Politics and International Relations
Class of 2015
Ethan hails from Mercer, WA and is in his second year at Duke University School of Law, where he recently won the school’s premier moot court competition, the Dean’s Cup.
How did you decide you wanted to pursue a law degree?
I decided I wanted to be a lawyer when I was in middle school. I knew I enjoyed solving problems with logic, reason, and research, and I liked problems that involved people. As I got older, my interest in law only grew. I came to see it not just as a set of rules, but a system for civilizing conflict.
How did Ursinus’ politics major and pre-law program help prepare you law school?
The prelaw program at Ursinus prepared me extremely well for law school. The opportunity to take law classes as an undergraduate student really prepared me to think like a lawyer. The moot court class in particular was a great help in readying me for this competition. Without it, I don’t think I would have ever discovered my passion for appellate law. My education as a politics major has also given me many useful skills in law school. I came to law school as an experienced writer and researcher. But I also have a deep appreciation of the principles that animate my legal studies. My training from Ursinus has given me a broader view of how the law is created, what it is, and why it matters. Legal education tends to be very focused and analytical, so this perspective has thus far made my experience at law school much richer.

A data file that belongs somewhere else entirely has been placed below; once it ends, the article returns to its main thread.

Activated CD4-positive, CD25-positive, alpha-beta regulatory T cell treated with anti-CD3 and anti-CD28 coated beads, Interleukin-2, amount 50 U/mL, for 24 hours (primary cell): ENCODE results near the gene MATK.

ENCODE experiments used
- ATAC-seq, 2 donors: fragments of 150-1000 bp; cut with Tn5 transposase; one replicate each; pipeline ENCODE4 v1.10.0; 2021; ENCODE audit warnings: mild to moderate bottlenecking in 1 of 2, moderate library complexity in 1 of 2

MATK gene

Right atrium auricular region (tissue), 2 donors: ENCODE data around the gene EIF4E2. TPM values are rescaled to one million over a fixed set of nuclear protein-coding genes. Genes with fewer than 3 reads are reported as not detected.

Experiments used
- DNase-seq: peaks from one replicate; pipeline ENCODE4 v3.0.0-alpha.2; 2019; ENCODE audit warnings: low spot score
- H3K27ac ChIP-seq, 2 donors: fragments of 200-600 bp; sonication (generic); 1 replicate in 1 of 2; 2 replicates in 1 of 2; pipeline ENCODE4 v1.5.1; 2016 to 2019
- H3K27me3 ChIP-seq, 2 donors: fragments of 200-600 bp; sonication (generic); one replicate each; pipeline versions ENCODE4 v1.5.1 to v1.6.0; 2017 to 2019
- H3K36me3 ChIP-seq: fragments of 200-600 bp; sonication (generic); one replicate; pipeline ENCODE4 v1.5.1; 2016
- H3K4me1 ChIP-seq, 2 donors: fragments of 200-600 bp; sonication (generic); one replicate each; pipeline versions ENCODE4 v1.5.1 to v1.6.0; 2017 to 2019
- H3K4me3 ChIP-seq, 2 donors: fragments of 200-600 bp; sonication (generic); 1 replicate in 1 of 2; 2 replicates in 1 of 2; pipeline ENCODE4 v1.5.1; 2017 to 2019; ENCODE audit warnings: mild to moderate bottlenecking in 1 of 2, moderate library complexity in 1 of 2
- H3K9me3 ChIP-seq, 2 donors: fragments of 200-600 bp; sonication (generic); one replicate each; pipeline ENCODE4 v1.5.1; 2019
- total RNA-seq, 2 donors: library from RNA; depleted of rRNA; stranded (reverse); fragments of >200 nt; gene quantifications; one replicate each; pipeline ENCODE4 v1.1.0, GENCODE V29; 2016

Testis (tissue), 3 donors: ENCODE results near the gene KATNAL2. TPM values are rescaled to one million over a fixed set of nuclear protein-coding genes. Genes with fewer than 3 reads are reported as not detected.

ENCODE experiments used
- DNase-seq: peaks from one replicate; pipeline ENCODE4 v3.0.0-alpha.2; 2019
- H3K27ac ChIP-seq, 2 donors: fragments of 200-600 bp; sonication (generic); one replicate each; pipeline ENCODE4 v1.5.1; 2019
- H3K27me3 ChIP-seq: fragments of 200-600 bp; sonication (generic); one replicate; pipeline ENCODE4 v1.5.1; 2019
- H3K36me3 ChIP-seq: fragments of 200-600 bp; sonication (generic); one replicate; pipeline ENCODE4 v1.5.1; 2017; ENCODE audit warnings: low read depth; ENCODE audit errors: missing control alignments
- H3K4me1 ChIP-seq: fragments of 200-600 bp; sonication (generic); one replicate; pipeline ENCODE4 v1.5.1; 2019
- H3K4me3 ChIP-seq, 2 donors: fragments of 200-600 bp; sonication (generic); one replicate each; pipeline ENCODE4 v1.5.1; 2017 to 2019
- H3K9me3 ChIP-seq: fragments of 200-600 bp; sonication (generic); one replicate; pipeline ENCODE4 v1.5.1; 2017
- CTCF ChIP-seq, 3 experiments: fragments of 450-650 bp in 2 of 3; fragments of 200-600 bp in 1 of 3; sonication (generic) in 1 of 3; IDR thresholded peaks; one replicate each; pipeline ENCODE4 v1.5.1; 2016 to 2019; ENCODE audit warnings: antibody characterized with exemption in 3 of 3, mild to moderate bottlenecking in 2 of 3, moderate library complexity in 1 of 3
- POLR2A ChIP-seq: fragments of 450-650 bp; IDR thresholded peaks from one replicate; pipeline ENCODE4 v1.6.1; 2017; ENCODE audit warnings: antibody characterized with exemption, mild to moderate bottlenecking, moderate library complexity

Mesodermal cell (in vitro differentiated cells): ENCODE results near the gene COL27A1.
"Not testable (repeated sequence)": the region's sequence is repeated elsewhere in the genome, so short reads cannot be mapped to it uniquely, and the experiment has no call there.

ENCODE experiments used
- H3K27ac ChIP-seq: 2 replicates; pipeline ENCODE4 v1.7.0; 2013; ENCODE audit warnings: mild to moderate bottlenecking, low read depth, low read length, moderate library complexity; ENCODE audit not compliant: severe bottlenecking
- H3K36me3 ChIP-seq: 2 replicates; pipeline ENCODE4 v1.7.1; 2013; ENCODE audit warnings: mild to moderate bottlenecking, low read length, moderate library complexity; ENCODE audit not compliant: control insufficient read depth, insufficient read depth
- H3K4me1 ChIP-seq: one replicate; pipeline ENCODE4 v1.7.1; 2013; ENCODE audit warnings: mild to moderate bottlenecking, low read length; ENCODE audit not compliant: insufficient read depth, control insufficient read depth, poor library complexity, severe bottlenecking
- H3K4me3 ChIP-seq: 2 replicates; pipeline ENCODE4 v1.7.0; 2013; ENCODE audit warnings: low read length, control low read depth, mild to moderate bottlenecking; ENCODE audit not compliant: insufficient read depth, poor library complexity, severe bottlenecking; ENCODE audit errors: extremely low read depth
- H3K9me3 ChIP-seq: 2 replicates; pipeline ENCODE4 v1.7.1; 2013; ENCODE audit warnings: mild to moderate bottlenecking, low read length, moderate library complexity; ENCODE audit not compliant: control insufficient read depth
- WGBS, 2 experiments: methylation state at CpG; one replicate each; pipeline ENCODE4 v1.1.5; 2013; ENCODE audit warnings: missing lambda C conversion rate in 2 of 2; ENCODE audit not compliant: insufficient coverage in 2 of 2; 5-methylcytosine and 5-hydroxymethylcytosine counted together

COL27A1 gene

Piece of Advice
For students looking to prepare for law school, I have a few pieces of advice. First, make sure you want to be a lawyer. It is an excellent profession, but it’s not for everyone. Make sure you spend plenty of time talking with practitioners before committing to law school. Ask a lot of questions, and get a concrete idea of why the law appeals to you. Second, have an idea of where you might want to practice law. Most law schools’ best connections are local, and attending school near where you would like to work can be a huge boon. Third, spend plenty of time talking to your prelaw advisor and take as many prelaw classes as you can. Coming into law school with even the slightest edge can help make the first year far less stressful. Last, study very hard for the LSAT.
What do you plan to do when you graduate?
After I graduate I will be going to New York City to work as a litigator at the firm Kramer Levin Naftalis & Frankel.